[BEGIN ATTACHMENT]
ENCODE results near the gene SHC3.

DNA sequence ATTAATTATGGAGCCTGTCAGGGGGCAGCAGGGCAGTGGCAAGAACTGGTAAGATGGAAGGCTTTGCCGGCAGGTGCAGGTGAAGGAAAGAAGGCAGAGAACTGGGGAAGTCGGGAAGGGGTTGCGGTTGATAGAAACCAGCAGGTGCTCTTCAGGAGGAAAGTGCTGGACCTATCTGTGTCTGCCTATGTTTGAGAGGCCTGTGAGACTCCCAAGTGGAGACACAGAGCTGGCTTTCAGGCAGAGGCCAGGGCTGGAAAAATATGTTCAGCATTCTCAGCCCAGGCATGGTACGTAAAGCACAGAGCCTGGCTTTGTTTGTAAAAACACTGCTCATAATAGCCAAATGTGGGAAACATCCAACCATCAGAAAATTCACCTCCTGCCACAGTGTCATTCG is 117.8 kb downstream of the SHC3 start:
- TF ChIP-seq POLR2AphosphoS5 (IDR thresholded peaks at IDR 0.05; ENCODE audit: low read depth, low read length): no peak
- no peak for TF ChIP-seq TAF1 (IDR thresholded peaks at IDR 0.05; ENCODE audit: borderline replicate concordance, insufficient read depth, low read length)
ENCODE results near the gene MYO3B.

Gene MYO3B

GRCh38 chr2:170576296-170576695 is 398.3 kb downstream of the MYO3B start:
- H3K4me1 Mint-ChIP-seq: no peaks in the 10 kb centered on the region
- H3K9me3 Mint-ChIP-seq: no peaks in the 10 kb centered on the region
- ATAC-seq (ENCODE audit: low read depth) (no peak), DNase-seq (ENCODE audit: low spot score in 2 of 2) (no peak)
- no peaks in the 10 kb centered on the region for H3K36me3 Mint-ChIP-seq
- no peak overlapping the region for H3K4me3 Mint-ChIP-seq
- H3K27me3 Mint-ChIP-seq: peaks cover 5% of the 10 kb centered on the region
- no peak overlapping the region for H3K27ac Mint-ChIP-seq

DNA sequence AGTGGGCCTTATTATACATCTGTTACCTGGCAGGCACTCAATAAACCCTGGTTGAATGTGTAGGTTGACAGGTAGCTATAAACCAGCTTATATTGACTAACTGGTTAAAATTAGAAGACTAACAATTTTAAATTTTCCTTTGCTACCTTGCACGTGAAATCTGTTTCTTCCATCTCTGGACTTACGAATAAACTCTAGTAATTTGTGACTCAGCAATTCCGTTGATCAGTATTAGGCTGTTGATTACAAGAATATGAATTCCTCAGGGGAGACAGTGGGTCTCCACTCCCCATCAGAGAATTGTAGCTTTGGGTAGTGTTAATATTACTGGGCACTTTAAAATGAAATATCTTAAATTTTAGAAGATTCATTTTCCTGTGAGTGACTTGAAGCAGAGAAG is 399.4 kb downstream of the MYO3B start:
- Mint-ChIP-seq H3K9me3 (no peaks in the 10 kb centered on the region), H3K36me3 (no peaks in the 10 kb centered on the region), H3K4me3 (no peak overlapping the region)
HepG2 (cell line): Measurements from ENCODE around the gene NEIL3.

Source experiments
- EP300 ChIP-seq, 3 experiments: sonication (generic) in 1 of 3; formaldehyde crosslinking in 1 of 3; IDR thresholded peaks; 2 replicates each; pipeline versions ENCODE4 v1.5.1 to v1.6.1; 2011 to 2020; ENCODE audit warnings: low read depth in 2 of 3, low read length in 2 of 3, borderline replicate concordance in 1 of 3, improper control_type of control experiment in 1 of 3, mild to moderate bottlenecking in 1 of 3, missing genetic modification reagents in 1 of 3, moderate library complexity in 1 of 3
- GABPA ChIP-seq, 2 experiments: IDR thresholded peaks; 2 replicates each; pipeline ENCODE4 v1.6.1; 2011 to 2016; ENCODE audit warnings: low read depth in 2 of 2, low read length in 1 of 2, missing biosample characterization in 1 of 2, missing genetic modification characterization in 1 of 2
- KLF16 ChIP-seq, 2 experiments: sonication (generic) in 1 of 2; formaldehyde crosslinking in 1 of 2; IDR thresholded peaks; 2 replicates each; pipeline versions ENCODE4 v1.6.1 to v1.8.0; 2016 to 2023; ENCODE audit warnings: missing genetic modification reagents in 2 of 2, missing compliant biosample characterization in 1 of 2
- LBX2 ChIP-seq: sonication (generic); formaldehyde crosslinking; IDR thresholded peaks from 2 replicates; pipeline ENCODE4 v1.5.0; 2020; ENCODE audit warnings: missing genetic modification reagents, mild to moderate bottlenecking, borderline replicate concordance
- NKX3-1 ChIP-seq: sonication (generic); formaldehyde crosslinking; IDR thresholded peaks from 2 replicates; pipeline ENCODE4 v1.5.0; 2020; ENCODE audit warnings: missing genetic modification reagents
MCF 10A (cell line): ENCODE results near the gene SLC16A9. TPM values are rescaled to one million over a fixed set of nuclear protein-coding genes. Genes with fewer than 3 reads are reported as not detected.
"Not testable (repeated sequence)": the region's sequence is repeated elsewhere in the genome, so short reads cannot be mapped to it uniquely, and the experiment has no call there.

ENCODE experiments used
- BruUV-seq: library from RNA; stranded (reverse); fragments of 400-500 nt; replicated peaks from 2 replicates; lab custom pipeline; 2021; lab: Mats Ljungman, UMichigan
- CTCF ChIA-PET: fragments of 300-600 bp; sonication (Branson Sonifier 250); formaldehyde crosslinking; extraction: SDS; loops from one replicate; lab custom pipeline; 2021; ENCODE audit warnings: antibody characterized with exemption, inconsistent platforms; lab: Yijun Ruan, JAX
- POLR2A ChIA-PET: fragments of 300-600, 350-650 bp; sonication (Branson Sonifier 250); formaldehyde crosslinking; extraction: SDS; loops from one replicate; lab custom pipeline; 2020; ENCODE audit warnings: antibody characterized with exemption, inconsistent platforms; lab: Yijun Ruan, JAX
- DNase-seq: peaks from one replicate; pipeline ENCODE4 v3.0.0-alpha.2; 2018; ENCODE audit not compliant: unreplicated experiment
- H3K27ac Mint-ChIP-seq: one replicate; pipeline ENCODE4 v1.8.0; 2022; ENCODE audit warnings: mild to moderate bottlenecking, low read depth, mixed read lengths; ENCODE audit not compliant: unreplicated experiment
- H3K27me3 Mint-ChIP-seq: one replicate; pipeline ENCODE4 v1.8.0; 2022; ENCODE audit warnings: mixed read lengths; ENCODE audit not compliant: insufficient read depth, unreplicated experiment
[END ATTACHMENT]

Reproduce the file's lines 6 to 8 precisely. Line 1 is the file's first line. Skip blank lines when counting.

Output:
Gene MYO3B

GRCh38 chr2:170576296-170576695 is 398.3 kb downstream of the MYO3B start:
- H3K4me1 Mint-ChIP-seq: no peaks in the 10 kb centered on the region